Dollars, francs, rupiah, korunas and ringgit. Deciding on our budget:

On average we worked with a budget of $100 a day per person. We anticipated some countries in Europe to be the most expensive part but surprisingly Australia took the title. The Aussie dollar has come a long way in the past few years to the point where it was marginally stronger than the $US. New Zealand wasn’t as expensive as their dollar is weaker than ours. In Europe where the euro is utilized, things were more expensive (i.e. France, Italy, Germany, Holland, Belgium) than countries that still have their own endemic currencies (Croatia, Serbia, Romania, Czech Republic, Hungary). Southeast Asia was the most budget friendly. Even $50 a day can go a long way out there.

We found that opening an account with a bank that offers zero fees on foreign transactions would be crucial. We used our ATM/debit cards everywhere and this way we never had to carry large amounts of cash on us. Credit cards were secondary but we avoided them for the most part as they typically tag on a hefty foreign transaction fee.


What about my favorite t-shirt and that awesome pair of shoes? How do you pack for 8 months on the road:

The short answer: sparingly!

We chose to travel with backpacks (a multi-day backpack per person), which we could easily throw over our shoulders and get on the move. I borrowed one from my brother-in-law while Brigitte purchased a new one from Eagle Creek (65 Liter capacity). Mine was slightly bigger at a capacity of 80 liters. Both packs came with a protective outer shell for the rain. Stuffing the heck out of these packs became commonplace but as most airlines have a weight limit per bag, we always used good judgement and a scale (whenever available). I also brought a regular (school size) backpack in which I carried our daily provisions. This was my carry-on.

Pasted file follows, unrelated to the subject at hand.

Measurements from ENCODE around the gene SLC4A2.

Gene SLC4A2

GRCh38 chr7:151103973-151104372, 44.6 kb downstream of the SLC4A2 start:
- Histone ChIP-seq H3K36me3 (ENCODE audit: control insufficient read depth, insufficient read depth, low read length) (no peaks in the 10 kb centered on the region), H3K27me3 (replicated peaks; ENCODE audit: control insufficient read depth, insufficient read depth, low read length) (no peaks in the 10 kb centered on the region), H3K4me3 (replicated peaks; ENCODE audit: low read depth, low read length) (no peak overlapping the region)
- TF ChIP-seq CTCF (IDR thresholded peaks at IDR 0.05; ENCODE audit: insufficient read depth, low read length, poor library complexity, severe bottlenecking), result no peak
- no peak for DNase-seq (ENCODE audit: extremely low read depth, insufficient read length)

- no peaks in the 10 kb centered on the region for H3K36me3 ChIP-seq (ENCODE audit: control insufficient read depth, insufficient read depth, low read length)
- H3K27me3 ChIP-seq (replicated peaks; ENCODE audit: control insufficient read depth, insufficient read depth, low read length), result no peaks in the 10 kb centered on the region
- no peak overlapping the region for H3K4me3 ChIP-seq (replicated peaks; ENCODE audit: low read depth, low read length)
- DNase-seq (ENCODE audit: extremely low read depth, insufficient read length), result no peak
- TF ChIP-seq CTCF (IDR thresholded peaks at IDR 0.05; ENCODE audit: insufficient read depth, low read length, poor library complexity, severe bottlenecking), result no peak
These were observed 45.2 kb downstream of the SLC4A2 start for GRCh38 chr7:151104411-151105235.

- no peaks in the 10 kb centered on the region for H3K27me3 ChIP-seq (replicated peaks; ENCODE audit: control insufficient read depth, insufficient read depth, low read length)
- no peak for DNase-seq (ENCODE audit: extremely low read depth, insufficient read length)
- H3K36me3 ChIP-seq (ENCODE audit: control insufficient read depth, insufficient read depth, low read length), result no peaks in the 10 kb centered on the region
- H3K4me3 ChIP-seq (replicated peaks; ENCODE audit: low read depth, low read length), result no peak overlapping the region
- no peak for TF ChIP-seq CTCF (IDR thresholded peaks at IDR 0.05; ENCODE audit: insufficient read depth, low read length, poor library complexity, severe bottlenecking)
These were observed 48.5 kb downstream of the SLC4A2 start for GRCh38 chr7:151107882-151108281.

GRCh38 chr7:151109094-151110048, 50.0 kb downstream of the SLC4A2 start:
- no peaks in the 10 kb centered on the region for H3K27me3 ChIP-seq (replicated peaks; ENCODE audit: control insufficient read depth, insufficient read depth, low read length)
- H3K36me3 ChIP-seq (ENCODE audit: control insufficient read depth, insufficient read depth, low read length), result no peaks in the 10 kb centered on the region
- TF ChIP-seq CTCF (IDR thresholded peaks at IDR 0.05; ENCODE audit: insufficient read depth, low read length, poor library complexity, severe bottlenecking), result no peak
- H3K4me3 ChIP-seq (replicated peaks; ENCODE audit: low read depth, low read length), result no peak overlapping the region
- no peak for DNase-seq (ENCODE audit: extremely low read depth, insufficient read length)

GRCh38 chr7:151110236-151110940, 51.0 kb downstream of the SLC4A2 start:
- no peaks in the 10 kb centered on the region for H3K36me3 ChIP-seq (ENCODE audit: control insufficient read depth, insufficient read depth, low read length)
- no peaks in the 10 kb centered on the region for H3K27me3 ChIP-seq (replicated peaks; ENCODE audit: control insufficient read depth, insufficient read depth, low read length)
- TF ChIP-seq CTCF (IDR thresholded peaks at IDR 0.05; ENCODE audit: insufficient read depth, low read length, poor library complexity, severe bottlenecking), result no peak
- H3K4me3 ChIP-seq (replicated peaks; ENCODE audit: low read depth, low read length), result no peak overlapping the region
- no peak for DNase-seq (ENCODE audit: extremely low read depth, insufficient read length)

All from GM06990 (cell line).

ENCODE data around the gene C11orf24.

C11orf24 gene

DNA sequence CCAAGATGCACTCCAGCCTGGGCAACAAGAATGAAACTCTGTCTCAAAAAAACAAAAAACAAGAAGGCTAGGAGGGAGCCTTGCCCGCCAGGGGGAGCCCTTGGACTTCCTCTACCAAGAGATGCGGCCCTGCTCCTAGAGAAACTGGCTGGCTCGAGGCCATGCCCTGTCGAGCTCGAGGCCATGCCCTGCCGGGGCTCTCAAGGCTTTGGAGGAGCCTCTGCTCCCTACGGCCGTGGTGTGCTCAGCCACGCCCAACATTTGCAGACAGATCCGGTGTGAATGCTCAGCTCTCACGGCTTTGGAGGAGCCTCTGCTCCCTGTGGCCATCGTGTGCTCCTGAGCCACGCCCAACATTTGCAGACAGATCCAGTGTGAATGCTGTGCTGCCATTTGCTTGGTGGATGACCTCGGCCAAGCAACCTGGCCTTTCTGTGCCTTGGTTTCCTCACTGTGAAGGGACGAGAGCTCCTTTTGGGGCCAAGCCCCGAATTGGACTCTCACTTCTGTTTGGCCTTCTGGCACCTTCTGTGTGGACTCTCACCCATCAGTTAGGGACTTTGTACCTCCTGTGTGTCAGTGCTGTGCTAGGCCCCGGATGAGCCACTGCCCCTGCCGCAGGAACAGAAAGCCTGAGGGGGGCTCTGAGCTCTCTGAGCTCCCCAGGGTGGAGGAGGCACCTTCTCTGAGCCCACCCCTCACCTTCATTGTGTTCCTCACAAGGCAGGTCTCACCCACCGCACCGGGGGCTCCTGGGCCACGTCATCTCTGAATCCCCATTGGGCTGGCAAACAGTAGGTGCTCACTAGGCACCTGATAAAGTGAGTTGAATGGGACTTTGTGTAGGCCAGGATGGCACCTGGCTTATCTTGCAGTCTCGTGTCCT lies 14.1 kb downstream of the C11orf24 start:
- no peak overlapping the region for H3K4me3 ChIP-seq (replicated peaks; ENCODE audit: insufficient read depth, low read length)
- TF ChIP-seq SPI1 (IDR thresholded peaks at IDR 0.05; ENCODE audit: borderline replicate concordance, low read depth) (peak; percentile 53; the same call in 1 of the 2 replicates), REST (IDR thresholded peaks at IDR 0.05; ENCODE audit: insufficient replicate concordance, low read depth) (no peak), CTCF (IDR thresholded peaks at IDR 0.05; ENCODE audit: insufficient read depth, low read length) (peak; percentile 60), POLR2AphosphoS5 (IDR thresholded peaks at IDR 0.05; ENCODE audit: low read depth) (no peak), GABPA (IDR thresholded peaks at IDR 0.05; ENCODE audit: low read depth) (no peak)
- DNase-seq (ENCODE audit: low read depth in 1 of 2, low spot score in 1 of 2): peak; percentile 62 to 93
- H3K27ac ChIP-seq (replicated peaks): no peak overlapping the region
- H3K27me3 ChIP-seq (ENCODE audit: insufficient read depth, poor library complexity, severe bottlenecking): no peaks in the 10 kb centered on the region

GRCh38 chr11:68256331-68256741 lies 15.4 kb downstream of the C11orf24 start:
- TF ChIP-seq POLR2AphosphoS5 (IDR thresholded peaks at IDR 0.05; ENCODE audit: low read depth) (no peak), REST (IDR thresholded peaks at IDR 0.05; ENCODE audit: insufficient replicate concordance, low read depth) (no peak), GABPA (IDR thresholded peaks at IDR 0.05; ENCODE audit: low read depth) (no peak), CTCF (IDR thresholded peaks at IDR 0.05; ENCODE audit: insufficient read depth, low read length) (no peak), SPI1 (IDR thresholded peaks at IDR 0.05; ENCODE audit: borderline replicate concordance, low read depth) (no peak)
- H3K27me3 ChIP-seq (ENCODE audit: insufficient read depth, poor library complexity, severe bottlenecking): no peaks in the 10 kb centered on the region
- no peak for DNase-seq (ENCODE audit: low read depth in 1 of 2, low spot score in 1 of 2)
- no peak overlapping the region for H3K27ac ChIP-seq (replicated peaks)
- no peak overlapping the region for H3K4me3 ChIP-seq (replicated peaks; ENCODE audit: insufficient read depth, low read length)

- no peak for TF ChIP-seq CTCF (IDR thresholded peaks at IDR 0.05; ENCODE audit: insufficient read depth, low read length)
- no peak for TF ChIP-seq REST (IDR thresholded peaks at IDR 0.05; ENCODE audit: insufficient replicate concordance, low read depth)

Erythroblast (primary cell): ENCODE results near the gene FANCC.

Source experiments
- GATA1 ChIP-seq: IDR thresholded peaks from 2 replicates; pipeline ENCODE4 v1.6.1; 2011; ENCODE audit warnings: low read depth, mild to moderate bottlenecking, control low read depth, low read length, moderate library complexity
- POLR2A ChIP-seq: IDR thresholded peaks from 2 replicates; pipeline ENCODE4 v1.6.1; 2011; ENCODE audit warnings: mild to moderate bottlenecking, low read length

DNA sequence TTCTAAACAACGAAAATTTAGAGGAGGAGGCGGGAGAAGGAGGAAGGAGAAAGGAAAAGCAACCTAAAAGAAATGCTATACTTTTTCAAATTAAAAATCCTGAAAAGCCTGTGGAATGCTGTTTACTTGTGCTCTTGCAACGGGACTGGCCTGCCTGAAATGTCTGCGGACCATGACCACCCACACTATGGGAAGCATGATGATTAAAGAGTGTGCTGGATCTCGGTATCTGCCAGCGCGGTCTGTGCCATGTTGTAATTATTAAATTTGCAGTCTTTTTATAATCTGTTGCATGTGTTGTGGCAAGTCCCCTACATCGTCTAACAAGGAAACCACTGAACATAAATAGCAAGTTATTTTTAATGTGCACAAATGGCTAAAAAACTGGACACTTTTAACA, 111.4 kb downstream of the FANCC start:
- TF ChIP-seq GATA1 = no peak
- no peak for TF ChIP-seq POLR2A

In terms of clothes, a pair of jeans, 2 pairs of light or summer pants, and 2 pairs of shorts was it for me from the waist down. 8 – 10 t-shirts or sleeveless shirts and 1 cotton sweater. 10 pairs of underwear and 5 pairs of socks. 1 pair of sneakers, 1 pair of casual shoes and flip flops. By the end of the trip, I had gone through 5 or 6 pairs of flip flops. It’s something you can always buy on the fly (for cheap). I also brought 2 bathing suits. Our rule of thumb was, don’t bring anything that you will regret losing. Everything is pretty much replaceable except for fancy or sentimentally valuable objects. All that kind of stuff was left behind.


I’m afraid of needles! Medication and immunizations:

Many of the countries we visited required vaccinations to prevent catching illnesses/infections like yellow fever, polio, tetanus, hepatitis, etc. We also had to get malaria pills for Senegal. Best way to asses what’s needed is through a consultation with a primary care physician. We also referred to CDC’s travel website (http://wwwnc.cdc.gov/travel/), for a list of diseases present in each country we visited and so we figured out the immunizations we needed. It’s very simple to use, you just type in the country you’re visiting in the search bar and hit “Go”.